When he decided to retire after 45 years practicing medicine, Jack Treharne ’70 knew there were things he wouldn’t miss.
“I was up to here with the rat race of insurance and corporate micromanagement,” he said. “But I still missed patient contact.”
Then Covid hit. Treharne, of Winter Springs, Florida, reached out to a friend who led the local county emergency services. The friend hooked him up with a local health organization gearing up for the pandemic.
“So I signed on,” he said. “For 18 months, we treated patients with active Covid.”
Treharne loved biology. After Denison, he went on to become a teaching assistant in the cell biology department at the University of Kentucky.
“I soon became aware, though, that research in cell biology was too restrictive for me, and that I needed something broader,” he said. “I wanted to help people, and research on the tobacco mosaic virus was not my thing.”
He spent nine years in the U.S. Navy, service that included time at sea on the USS Sellers and USS Dewey, and a three-year family practice residency at the Naval Regional Medical Center in Charleston, South Carolina.
“I chose family practice because I love kids but still enjoy interacting with adults,” he said.
Once the Covid pandemic eased, his “retirement” job ended. Now he teaches religious education at his local parish, St. Stephen Catholic Community, and belongs to the Central Florida Railroad Modelers.
“Denison gave me an appreciation for broader focus, both historical and current, both scientific and humanities,” he said. “I am greatly appreciative of the Denison Singers, who with their reunion in June of this year helped me get reconnected. Until that time, I had not really realized what the Denison experience meant to me.”
Robert Stocker ’65 credits Denison for helping him develop the writing and public speaking skills he’s used for five decades as an attorney.
But nothing from his liberal arts education in the 1960s prepared him for the occupational hazards of logging so many hours behind a desk.
“There’s an old saying that law is a jealous mistress,” Stocker said. “It’s a sedentary lifestyle, and over the years I gained a lot of weight.”
By 1978, Stocker had put on 100 pounds. At 250 pounds, he couldn’t run more than 100 yards without gasping for air.
Stocker always had a “can do attitude” on The Hill when it came to academics. A father of four daughters, he knew he needed to apply this spirit to physical fitness. He changed his diet, subscribed to running magazines, and devoted himself to losing weight.
The result is a body and a life transformed. Stocker, always a decent swimmer, took up running and cycling. Those three ingredients have made him a competitive triathlete over the past 30 years.
At age 80, Stocker is fit and training for the 2024 World Triathlon Championships in Malaga, Spain. In 2023, he won the Michigan Senior Olympics triathlon for his age group (80-84), while posting a top-four and a top-six finish in two prestigious national events.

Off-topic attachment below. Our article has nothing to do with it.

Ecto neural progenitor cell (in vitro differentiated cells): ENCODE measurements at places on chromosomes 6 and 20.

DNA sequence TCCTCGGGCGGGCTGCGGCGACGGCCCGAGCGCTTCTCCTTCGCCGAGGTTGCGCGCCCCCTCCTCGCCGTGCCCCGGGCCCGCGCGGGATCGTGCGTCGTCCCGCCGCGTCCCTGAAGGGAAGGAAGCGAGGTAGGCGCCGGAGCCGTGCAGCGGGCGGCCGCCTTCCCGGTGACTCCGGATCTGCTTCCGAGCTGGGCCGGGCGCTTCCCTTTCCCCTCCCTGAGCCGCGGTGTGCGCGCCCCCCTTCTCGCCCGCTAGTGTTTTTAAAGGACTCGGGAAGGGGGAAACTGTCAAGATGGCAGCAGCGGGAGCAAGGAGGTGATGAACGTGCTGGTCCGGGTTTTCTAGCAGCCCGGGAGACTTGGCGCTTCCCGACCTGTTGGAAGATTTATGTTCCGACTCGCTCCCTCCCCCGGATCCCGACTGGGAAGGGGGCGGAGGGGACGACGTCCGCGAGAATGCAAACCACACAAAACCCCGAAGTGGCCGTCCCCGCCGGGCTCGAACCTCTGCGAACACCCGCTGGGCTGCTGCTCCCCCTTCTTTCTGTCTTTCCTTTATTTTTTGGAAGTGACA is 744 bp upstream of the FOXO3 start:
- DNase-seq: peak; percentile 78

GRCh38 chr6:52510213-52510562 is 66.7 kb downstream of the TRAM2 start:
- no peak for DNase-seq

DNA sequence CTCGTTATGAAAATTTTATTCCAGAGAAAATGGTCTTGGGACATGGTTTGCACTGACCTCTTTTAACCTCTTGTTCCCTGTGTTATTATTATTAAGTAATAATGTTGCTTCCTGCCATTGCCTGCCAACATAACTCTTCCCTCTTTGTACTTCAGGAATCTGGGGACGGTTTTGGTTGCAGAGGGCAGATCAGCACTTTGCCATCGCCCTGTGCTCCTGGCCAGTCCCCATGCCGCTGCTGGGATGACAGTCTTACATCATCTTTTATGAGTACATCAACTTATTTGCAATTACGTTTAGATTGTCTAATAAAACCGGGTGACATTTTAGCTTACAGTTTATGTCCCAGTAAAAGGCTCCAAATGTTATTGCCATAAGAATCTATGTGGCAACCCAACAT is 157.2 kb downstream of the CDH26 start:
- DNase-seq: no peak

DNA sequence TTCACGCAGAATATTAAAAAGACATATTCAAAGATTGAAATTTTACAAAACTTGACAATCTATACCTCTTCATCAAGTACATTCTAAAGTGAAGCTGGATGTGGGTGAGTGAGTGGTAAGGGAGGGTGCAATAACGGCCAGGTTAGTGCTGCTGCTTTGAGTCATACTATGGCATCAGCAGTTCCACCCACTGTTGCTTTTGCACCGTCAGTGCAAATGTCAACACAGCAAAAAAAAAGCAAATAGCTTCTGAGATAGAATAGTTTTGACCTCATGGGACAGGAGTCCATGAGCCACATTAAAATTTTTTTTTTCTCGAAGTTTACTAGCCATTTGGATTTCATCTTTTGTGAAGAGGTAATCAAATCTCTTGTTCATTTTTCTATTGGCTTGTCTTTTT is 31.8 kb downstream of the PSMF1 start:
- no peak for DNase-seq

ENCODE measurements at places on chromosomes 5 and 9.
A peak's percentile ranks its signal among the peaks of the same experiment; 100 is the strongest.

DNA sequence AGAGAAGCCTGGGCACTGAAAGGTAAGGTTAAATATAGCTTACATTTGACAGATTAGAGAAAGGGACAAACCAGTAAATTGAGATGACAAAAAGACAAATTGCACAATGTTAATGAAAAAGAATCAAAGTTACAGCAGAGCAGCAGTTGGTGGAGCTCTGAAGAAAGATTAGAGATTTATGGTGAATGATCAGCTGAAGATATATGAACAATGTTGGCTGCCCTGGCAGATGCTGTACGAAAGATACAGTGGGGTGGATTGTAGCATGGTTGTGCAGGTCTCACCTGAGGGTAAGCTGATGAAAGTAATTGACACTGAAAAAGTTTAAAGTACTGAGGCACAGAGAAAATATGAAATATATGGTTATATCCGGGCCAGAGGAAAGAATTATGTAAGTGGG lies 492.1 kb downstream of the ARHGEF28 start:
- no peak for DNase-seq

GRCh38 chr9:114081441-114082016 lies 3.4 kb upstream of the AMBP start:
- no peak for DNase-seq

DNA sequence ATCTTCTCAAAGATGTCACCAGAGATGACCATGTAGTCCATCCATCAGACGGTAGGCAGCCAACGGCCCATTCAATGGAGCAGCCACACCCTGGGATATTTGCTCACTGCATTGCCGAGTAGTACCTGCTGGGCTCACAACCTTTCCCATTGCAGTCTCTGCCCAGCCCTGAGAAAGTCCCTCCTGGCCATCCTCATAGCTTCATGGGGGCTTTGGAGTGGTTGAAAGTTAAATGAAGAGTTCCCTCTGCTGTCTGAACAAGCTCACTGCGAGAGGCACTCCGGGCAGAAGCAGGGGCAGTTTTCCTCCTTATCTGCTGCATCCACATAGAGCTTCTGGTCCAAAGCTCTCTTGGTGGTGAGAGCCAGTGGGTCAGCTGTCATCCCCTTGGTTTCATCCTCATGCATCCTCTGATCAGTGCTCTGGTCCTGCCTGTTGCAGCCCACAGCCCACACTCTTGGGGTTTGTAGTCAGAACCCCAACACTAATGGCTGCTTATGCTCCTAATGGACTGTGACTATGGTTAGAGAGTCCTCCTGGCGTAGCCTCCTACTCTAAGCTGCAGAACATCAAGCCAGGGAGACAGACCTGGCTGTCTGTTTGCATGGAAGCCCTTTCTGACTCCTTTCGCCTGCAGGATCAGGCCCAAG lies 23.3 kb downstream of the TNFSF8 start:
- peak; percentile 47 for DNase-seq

“I wasn’t an athlete at Denison,” Stocker said. “So if you would have told me back then that I’d be competing in these kinds of events in my 80s, I would have told you that you’re crazy.”
Stocker speaks so highly of Denison that his daughter, Erin Stocker Mayer ’95, decided to attend. She and her two children also inherited Stocker’s love of physical fitness. In 2018, all four family members posted top three finishes for their age group in a Detroit triathlon.
Stocker shows no signs of yielding to age. He continues his private business law practice working closely with the gaming industry. He’s also set audacious training goals.
“As a member of the Marine Corps Marathon Runners Club,” he said, “my goal is to continue running every October in the Marine Corps Marathon through the celebration of my 100th birthday.”
James L. Quarles III ’68 was near the end of a full career in law when a longtime friend asked for help with a case. The friend was Robert S. Mueller III. The case was the Trump-Russia investigation.
By this point in his professional life, Quarles was no stranger to high-profile cases. He had handled complex intellectual property cases for clients such as Intel and Apple. He had worked with Mueller before, serving as settlement counsel in the Volkswagen diesel emissions case and investigating the NFL’s handling of the Ray Rice domestic violence incident.
And through his connections at Harvard Law School — his constitutional law professor was none other than Archibald Cox — Quarles had been tapped as a young lawyer to assist with a little investigation known as Watergate. Cox, the special prosecutor in the investigation, hired Quarles and a classmate onto the team.
“That wasn’t such an easy time in our lives,” his wife reminded him when Mueller came calling in 2017. “Are you sure you want to do this again?”
Sharon Taft Quarles ’70 had a point. Not noted in the history books: the infamous “Saturday Night Massacre” that cost Cox his job and highlighted the growing desperation of a cornered President Richard Nixon occurred about three weeks before the due date of the couple’s first child.
So there was reason to pause and think hard about Mueller’s request, coming as it did at a time when Quarles could have been happily retired, spending time with his grandchildren in Oregon and Costa Rica, or chasing fish with a fly rod.
But Quarles loves the law. He took the job.